Weight loss occurs in older adults as a result of the increased production of an hormone that gives a feeling of fullness, revealed researchers in the preliminary evidence.
“With ageing there is frequently a loss of appetite, termed anorexia of ageing, which can result in under-nutrition,” said Mary Hickson, Professor at Plymouth University in Britain. The findings showed that after eating, elderly people produce a greater amount of peptide YY (PYY) — the hormone that tells humans when they’re full. This hormone results in the person feeling less hungry.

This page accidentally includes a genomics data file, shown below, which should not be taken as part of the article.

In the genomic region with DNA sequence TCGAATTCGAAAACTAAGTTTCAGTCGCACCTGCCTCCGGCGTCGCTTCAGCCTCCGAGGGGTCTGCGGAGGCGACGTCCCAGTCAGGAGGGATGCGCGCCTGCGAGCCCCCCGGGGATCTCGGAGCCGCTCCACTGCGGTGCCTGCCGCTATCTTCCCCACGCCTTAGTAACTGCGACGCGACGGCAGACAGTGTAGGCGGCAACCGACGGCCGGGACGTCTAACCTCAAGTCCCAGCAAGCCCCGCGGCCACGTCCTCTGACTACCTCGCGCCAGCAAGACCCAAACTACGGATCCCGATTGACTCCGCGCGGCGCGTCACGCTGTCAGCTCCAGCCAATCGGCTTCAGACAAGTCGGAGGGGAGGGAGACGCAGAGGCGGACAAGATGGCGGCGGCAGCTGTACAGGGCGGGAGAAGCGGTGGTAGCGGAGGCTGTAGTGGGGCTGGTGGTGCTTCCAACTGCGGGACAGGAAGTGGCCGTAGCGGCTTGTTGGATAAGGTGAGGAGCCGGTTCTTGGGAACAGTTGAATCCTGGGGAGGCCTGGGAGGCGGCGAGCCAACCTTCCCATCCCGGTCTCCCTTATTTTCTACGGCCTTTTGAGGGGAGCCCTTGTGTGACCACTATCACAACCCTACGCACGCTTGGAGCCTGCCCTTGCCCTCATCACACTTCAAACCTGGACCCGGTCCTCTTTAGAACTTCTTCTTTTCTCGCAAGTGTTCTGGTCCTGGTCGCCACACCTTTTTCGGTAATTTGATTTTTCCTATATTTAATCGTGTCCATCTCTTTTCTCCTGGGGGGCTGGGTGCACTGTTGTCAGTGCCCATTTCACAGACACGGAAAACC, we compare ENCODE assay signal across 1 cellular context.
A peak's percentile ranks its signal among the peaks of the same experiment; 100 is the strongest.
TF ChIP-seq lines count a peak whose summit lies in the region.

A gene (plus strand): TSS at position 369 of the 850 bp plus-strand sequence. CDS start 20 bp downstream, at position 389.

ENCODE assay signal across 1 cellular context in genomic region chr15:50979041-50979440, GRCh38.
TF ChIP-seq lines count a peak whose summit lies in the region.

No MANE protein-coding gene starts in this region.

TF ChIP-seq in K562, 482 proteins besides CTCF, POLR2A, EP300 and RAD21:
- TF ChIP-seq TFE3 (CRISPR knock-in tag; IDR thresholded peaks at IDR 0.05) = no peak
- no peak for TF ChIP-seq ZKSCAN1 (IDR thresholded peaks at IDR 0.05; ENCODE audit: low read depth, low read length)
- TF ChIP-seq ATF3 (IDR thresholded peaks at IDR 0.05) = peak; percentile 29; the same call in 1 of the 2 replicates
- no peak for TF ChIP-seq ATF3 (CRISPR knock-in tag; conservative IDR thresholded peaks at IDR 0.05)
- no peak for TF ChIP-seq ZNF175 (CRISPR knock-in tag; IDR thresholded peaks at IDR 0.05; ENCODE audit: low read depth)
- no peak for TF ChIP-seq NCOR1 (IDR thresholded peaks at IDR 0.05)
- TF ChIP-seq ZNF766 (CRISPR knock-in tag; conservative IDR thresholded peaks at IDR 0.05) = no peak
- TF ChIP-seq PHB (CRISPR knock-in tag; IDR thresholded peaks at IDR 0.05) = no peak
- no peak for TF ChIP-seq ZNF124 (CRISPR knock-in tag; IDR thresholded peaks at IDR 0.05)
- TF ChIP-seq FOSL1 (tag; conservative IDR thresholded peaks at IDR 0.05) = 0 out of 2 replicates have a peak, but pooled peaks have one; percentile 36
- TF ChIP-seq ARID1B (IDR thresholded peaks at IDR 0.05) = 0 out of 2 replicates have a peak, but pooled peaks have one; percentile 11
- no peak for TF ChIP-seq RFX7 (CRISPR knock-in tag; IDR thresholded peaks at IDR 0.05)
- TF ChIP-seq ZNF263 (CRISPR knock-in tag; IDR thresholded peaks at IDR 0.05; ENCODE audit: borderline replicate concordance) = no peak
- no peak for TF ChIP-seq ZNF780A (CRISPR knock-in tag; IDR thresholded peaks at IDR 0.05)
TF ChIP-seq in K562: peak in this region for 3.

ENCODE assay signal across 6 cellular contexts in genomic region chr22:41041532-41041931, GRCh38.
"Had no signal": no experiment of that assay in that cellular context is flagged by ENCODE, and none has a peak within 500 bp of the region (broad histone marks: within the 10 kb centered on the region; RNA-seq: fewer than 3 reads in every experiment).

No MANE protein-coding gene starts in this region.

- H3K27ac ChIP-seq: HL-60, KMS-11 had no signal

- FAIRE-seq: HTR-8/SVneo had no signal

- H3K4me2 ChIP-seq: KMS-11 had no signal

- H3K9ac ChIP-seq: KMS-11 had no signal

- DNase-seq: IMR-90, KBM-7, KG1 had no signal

Previous studies had suggested that weight loss in the over-80s, termed ‘anorexia of ageing’, could be due to the lower production of ghrelin — “hunger hormone” — resulting in older adults feeling less hungry. However, in the new study, each of the participants, produced a greater amount of PYY than their younger counterparts, while their ghrelin levels showed no change, the researchers said in the journal Appetite.
For the study, the team included six healthy women over the age of 80. They ate a breakfast after several hours of fasting. Their hormone levels were then compared to those of a number of healthy younger participants in age brackets 20-39; 40-59; and 60-79.
The team measured levels of PYY at regular time intervals for three hours in each participant alongside levels of ghrelin.